With more than 100 submissions in hand from a consultation process, the newly reappointed Ontario Chief Prevention Officer, George Gritziotis, is expected to table recommendations concerning mandatory training protocol on construction sites by February.
The changes flow from the Advisory Panel on Occupational Health and Safety, chaired by Tony Dean which reported back in 2010 with 46 recommendations to improve workplace safety, including the appointment of a Chief Prevention Officer.
The panel was appointed after the 2009 Christmas Eve swing stage collapse in Toronto which killed four men and seriously injured a fifth.
The mandatory training protocol addresses recommendation 16 in Dean’s report: "The Ministry of Labour and new prevention organization should develop mandatory entry-level training for construction workers as a priority and consult with stakeholders to determine other sectors that should be subject to mandatory training for workers."
Ontario’s construction industry has higher rates of workplace injuries and fatalities compared to other sectors, government data reveals.
In 2013, the construction sector accounted for seven per cent of employment in Ontario but 26 per cent of its workplace fatalities.
The proposal at hand would make employers ensure that all workers performing work to which the Construction Projects Regulation (O. Reg. 213/91) applies, complete construction hazard awareness training.
Public consultations closed on Aug.12, 2016 and the report is expected in February.
However, while there’s agreement in the sector as to the need for training, the concern is around what form the training will take and who will have to pay for it and, most of all, who will have to undergo the training and how it will be tracked.
The Council of Ontario Construction Associations (COCA)’s executive director Ian Cunningham says his association’s concerns revolve around how the effectiveness of any training program will be measured.
"Ontario’s mandatory entry level training for construction workers must be consistent with those in other jurisdictions and to the extent possible should be transferrable from province to province to allow for labour mobility. Why online? Because it is 2016," COCA asserts in its submission.
It’s not enough just to order mandatory training and then assume the job is complete, COCA says.
It urged a "reverse engineering" approach which is to determine the desired outcome and then work back to create the process.
The thinking thus far, says Cunningham, goes much further than the Dean report and ignores simple accessible delivery mechanisms like using online training.
"I’ve been involved in a number of discussions on this subject with officials from the Ministry of Labour," he tells the Daily Commercial News.
"I think the Ministry has been confounded by the feedback which was ‘all over the map’ and provided no clear direction."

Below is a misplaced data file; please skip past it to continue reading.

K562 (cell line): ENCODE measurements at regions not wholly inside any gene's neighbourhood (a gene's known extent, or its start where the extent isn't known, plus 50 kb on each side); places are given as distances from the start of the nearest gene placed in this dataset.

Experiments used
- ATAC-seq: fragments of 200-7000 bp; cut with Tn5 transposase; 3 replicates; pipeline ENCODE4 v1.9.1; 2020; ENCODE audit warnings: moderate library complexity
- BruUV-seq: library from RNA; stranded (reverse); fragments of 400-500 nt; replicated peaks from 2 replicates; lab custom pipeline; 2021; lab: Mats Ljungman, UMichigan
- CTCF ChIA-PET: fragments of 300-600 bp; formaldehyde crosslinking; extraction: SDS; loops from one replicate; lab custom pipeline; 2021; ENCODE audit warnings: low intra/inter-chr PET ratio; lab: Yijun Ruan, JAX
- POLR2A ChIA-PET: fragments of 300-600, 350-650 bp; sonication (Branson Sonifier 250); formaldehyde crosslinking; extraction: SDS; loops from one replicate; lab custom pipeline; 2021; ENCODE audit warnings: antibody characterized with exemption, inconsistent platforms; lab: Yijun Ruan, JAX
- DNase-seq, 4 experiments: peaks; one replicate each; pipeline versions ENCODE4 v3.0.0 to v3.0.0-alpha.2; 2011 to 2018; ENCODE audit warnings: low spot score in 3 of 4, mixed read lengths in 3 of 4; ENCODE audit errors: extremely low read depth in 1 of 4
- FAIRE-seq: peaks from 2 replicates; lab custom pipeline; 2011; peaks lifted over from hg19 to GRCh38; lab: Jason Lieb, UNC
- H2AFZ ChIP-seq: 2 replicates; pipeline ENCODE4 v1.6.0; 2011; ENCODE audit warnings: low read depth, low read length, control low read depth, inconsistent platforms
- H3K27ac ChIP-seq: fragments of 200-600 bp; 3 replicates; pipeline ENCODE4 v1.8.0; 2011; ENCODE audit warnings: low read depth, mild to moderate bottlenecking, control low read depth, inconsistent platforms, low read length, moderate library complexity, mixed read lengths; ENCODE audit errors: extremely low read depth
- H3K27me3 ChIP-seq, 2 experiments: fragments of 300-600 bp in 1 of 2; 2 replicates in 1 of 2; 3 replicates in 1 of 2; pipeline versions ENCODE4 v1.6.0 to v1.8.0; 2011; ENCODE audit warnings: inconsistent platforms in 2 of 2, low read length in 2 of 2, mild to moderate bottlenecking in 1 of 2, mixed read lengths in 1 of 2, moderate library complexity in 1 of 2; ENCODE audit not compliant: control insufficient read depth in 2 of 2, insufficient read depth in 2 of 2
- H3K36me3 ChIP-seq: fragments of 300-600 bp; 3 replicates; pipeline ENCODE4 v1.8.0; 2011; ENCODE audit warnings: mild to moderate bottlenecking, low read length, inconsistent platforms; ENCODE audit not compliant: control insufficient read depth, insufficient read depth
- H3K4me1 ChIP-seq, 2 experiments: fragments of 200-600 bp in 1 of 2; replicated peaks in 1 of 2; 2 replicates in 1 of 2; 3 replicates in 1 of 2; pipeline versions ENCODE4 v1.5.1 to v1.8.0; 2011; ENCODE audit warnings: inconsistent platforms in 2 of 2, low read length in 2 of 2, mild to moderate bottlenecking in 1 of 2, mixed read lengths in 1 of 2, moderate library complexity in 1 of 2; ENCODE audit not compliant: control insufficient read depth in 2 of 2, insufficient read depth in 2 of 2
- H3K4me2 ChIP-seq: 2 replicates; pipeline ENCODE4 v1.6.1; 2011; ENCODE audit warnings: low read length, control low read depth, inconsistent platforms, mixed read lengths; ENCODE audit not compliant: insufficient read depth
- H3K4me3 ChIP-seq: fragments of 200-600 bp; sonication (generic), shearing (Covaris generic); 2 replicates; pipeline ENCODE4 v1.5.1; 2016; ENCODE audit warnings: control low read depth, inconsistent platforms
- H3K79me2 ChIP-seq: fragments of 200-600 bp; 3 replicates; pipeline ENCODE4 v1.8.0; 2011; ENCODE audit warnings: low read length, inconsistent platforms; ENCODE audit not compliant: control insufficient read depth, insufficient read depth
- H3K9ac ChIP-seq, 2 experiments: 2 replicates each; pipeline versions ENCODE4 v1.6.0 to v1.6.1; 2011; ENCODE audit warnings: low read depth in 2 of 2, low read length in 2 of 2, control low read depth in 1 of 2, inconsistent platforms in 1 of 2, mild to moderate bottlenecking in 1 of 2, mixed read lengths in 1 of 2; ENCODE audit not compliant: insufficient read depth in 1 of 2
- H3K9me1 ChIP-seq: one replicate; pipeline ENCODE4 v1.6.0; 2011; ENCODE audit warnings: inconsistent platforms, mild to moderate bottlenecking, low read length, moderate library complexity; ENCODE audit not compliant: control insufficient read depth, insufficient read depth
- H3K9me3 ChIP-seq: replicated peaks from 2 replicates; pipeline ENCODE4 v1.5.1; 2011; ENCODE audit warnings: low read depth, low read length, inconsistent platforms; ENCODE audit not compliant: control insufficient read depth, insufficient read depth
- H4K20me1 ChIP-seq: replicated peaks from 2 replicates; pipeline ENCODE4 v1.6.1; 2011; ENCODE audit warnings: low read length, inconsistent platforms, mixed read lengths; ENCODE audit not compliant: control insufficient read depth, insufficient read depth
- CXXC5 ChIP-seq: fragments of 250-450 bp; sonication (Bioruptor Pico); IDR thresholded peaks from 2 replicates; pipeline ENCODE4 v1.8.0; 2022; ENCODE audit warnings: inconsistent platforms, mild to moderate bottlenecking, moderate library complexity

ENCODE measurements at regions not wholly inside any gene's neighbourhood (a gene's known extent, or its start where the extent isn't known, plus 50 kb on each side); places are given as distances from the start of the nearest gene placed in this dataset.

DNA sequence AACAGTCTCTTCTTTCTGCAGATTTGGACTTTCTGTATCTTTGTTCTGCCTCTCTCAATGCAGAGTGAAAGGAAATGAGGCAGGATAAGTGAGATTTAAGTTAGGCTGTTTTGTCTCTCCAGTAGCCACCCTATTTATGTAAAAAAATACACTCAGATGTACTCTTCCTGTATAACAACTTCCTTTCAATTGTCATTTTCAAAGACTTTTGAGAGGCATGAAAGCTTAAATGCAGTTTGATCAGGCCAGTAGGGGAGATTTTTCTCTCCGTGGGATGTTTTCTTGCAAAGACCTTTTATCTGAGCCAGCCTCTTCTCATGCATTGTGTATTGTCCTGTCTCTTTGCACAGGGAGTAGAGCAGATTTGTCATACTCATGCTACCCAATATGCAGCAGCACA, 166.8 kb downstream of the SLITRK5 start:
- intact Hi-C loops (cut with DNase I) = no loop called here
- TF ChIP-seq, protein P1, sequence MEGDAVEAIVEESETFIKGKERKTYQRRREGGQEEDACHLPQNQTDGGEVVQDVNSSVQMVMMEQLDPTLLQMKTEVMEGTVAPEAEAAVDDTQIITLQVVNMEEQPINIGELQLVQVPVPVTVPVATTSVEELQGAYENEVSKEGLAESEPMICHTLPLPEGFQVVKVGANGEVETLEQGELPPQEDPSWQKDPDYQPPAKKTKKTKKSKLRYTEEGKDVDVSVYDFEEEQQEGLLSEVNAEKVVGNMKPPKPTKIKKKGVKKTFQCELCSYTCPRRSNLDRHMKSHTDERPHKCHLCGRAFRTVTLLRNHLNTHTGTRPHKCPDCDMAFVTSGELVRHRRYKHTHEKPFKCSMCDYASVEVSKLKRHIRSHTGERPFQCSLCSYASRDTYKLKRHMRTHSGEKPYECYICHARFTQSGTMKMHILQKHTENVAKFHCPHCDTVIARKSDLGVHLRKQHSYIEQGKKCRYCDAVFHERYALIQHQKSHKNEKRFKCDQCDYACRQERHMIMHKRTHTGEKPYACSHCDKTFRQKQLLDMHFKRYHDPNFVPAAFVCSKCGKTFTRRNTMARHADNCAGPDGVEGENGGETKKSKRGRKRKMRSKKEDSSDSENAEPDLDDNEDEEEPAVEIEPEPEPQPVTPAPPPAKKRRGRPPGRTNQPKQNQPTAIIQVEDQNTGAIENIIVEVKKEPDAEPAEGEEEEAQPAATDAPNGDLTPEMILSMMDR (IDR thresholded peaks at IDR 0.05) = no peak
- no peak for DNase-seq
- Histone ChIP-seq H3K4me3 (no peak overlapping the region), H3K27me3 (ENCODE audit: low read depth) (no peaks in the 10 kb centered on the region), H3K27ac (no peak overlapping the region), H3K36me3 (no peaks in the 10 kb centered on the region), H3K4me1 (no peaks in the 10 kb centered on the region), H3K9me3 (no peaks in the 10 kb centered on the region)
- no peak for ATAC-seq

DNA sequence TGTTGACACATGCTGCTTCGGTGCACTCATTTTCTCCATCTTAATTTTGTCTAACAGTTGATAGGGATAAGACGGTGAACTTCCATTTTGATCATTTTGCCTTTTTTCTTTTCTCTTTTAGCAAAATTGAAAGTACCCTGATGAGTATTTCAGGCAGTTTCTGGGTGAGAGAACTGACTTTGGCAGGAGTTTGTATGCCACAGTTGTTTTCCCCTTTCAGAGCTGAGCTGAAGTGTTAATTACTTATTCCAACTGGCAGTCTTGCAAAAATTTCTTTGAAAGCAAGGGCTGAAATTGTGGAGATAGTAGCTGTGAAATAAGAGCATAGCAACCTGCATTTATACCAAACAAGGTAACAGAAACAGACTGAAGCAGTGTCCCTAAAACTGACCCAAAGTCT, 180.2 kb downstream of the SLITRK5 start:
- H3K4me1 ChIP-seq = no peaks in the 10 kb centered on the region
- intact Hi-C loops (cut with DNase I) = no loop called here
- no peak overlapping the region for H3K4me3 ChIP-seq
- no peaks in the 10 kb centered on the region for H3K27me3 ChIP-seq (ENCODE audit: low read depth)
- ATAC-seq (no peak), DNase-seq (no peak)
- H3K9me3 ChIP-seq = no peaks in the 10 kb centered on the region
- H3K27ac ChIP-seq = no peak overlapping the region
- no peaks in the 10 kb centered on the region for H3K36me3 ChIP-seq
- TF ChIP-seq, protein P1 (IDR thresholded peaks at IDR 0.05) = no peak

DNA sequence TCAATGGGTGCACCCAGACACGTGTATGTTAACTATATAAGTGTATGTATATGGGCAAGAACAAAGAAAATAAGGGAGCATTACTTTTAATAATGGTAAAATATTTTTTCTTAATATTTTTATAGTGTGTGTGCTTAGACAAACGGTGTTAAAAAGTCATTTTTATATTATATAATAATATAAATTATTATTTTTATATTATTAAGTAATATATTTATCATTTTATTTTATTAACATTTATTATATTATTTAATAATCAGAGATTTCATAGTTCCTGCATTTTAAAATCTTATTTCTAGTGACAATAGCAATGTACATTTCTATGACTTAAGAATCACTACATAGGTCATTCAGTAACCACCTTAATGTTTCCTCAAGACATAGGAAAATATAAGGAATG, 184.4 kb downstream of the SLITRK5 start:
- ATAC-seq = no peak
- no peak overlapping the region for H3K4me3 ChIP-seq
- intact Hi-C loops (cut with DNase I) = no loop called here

He said there’s some general agreement that the training should be for new entrants only and not for experienced workers.
"We know that new workers are six times more likely to be injured when they start in construction," Cunningham said.
"And that’s obviously because they don’t have the experience. There’s not a lot of point in going back and requiring all 450,000 construction workers in Ontario to have the new training."
The cost alone would be massive, as COCA points out in its submission.
As currently proposed, construction workers would be paid for a full eight-hour day to take the 6.5-hour training course. At the average rate of $50 per hour, the total cost to the industry would be $180 million. Where is this money supposed to come from?
"We’re optimistic that there will be some more consultation," he says.
"Really, the delivery should be by e-learning with a three-year phase in."
Who pays is another issue.
Requiring employers to pay for all workers is a burden but if it was only applied to new workers it would be more manageable.
Cunningham also notes construction trade unions have robust training plans in place and their members all carry union cards which they need to get on a union job site.
The Ontario College of Trades also has records of individual tradesmen so it should be easy to get access to that data or to issue a card to each worker, explained Cunningham. The data on the card would confirm which levels of trade skills they have and their safety certifications, working at heights, for example, or basic site safety.
"The government has data on fishing licenses, snowmobile licenses, driver’s licences," he says.
"They track all this information. Employers should not be burdened with this. A lot of guys sell cards off the back of trucks so there has to be some way of ensuring it."
He also says unions and employers have always worked together on safety.
"There’s no partisanship here," he says.
"This is not a wage cost issue or anything like that. It’s about everyone, 100 per cent of workers, getting home safely after a day of working."